A Maryland corporation may elect not to be governed by these provisions by having its board of directors exempt various Specified Persons, by including a provision in its charter expressly electing not to be governed by the applicable provision of Maryland law or by amending its existing charter with the approval of at least 80% of the votes entitled to be cast by holders of outstanding shares of voting stock of the corporation and two-thirds of the votes entitled to be cast by holders of shares other than those held by any Specified Person. Our Charter does not include any provision opting out of these business combination provisions.
 
Control Share Acquisitions.  The Maryland General Corporation Law also prevents, subject to exceptions, an acquirer who acquires sufficient shares to exercise specified percentages of voting power of a corporation from having any voting rights except to the extent approved by two-thirds of the votes entitled to be cast on the matter not including shares of stock owned by the acquiring person, any directors who are employees of the corporation and any officers of the corporation. These provisions are referred to as the control share acquisition statute.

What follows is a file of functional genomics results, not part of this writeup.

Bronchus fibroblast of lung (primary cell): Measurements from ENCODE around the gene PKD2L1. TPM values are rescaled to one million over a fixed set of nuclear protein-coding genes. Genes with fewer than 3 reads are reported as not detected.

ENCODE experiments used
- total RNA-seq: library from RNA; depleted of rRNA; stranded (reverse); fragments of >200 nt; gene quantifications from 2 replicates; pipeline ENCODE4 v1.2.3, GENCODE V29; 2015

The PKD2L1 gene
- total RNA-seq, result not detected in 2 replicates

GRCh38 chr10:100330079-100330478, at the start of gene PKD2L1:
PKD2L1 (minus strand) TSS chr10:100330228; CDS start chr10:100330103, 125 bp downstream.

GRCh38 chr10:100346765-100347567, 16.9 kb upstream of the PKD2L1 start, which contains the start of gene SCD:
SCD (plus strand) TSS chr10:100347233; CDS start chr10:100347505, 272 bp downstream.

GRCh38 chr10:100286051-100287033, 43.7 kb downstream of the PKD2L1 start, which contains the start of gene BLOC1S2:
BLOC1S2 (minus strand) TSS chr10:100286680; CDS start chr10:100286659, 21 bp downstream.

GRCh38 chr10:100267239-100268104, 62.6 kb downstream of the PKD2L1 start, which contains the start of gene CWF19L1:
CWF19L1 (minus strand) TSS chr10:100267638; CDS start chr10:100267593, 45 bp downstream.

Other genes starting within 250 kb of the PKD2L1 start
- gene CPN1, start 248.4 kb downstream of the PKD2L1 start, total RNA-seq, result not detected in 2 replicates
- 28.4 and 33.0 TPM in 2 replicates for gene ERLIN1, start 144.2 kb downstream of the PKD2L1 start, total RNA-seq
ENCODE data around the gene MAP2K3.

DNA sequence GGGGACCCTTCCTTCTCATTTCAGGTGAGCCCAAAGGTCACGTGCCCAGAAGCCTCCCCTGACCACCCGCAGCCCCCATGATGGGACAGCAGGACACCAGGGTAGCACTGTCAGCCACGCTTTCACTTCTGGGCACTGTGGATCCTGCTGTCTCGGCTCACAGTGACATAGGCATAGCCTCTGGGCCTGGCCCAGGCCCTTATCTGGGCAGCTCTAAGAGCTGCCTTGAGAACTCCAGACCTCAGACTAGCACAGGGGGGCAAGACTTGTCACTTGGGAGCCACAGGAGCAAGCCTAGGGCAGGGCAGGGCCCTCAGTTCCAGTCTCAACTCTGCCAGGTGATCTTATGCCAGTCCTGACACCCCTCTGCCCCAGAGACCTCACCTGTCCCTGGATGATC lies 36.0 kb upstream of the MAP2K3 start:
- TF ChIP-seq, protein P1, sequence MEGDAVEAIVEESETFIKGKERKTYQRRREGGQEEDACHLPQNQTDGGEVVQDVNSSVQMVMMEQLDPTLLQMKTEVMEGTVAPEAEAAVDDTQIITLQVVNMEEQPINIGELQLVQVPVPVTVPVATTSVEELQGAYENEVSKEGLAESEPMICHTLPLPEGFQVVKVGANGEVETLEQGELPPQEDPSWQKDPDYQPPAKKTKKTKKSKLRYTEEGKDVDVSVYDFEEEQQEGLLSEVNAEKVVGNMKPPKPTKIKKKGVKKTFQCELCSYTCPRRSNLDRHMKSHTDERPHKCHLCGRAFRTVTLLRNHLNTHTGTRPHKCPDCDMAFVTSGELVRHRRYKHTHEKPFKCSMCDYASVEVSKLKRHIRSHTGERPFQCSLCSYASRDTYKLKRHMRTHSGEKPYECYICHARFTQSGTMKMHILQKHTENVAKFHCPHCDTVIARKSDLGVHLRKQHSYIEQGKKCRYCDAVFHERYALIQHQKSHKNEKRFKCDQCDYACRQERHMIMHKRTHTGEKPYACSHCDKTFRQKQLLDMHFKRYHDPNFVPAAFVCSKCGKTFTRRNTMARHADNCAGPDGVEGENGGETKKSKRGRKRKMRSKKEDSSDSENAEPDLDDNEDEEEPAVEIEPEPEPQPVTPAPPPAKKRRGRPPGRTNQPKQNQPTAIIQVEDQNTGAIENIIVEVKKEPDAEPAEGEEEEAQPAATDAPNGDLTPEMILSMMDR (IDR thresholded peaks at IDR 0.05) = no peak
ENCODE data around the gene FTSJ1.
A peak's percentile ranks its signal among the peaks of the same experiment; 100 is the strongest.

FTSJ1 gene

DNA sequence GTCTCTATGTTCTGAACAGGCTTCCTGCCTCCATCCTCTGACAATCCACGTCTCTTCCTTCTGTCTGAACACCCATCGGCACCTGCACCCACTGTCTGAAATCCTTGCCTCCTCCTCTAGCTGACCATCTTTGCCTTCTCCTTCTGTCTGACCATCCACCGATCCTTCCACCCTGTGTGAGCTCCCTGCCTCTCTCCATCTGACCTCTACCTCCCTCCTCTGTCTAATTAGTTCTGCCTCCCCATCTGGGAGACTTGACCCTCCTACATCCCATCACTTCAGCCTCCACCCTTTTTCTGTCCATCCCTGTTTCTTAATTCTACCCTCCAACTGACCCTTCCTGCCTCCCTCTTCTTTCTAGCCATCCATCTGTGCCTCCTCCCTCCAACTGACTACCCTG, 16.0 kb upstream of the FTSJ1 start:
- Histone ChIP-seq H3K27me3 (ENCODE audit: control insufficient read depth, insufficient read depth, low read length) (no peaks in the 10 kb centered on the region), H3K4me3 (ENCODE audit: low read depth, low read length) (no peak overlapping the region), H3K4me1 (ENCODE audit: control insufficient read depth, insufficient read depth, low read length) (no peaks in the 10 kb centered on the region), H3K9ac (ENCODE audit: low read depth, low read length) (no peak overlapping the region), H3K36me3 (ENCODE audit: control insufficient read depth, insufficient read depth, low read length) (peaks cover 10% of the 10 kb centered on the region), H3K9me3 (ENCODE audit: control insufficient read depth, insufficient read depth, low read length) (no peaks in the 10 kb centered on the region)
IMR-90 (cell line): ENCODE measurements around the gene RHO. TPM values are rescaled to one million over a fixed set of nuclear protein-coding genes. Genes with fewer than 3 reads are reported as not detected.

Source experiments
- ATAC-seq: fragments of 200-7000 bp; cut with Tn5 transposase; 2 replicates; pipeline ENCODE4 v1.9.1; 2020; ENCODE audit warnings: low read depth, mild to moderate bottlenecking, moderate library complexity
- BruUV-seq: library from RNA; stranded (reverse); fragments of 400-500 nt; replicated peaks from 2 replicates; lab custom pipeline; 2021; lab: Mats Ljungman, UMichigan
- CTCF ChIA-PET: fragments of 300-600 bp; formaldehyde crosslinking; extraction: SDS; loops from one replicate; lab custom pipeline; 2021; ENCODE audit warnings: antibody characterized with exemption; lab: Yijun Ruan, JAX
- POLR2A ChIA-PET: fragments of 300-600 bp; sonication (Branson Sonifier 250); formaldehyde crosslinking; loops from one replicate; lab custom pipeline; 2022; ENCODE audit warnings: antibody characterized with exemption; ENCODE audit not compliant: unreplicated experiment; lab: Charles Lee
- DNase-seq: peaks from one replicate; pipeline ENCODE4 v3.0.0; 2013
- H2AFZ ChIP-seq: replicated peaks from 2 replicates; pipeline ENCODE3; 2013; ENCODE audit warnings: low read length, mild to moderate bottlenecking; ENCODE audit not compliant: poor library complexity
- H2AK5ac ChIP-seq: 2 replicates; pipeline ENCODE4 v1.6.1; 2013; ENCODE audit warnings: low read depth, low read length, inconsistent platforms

The control share acquisition statute does not apply to shares acquired in a merger, consolidation or share exchange if the corporation is a party to the transaction, or to acquisitions approved or exempted prior to the acquisition by a provision contained in the corporation’s charter or bylaws. Our Bylaws include a provision exempting us from the restrictions of the control share acquisition statute, but this provision could be amended or rescinded either before or after a person acquired control shares. As a result, the control share acquisition statute could discourage offers to acquire our common stock and could increase the difficulty of completing an offer.